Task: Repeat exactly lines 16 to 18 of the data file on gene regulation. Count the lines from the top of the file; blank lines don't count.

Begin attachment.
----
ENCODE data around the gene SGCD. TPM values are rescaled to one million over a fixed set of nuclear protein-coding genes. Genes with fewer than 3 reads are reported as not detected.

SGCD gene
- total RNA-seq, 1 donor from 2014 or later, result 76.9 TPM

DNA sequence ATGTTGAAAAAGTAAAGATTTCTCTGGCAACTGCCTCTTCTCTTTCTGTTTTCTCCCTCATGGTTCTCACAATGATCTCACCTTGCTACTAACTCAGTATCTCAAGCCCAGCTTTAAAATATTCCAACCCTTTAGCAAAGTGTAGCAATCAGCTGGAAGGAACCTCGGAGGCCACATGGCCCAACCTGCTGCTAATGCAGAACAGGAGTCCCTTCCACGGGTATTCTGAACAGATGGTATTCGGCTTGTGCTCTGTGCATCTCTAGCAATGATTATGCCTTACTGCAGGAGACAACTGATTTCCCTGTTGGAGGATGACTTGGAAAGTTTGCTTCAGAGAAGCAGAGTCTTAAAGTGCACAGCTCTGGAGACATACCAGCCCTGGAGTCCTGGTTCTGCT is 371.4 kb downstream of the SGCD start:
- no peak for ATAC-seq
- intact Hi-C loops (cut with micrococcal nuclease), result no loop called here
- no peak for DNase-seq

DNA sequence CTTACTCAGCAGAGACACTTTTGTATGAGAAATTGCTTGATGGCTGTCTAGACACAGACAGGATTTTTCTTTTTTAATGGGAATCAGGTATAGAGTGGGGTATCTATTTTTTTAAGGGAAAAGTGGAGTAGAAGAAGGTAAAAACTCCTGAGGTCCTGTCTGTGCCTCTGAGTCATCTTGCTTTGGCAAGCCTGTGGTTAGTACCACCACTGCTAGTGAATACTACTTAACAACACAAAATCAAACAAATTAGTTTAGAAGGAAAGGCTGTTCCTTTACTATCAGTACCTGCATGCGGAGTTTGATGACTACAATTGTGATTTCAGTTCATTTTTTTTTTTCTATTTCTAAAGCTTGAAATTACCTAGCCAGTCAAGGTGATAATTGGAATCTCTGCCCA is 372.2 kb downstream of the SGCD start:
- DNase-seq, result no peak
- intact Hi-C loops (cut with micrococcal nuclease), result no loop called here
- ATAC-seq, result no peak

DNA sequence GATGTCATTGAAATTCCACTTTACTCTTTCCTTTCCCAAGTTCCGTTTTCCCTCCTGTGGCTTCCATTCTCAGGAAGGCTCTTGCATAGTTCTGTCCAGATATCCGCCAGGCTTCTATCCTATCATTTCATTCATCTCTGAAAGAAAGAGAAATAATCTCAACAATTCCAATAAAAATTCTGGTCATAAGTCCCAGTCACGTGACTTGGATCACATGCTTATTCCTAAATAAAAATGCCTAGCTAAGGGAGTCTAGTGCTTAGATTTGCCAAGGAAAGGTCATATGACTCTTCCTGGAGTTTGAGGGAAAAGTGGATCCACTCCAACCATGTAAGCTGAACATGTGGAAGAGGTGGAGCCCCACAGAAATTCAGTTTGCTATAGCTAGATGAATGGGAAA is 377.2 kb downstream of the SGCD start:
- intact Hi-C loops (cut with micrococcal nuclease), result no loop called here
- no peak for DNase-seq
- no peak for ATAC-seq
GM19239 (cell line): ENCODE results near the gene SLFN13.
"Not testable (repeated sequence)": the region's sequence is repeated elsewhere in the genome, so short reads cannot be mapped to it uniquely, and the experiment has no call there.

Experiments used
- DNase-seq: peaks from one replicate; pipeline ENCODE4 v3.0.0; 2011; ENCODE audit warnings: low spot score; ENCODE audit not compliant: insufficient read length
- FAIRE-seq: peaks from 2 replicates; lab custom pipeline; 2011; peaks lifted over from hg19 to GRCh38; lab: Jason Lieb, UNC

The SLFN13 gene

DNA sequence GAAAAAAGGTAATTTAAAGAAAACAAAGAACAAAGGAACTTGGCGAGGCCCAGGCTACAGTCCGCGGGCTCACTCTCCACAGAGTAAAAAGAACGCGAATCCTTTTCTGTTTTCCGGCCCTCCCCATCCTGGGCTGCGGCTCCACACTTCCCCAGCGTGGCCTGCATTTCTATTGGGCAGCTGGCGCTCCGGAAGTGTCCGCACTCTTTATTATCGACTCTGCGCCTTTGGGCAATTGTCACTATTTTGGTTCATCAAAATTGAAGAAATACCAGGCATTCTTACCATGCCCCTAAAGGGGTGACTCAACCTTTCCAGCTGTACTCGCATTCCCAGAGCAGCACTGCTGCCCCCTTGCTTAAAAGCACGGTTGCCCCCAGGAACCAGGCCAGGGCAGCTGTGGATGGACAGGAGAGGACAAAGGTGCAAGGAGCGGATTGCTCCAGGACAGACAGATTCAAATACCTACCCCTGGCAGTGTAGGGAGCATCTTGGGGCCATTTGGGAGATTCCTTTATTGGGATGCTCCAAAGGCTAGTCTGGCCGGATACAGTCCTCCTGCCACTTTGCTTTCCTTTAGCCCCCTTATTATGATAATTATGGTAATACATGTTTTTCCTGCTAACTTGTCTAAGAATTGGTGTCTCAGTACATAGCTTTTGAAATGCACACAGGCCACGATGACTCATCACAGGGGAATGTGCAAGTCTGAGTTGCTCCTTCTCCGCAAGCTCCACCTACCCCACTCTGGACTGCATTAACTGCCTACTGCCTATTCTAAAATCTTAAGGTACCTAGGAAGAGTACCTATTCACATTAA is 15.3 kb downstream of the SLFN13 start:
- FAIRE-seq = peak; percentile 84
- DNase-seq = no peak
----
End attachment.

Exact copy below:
GM19239 (cell line): ENCODE results near the gene SLFN13.
"Not testable (repeated sequence)": the region's sequence is repeated elsewhere in the genome, so short reads cannot be mapped to it uniquely, and the experiment has no call there.

Experiments used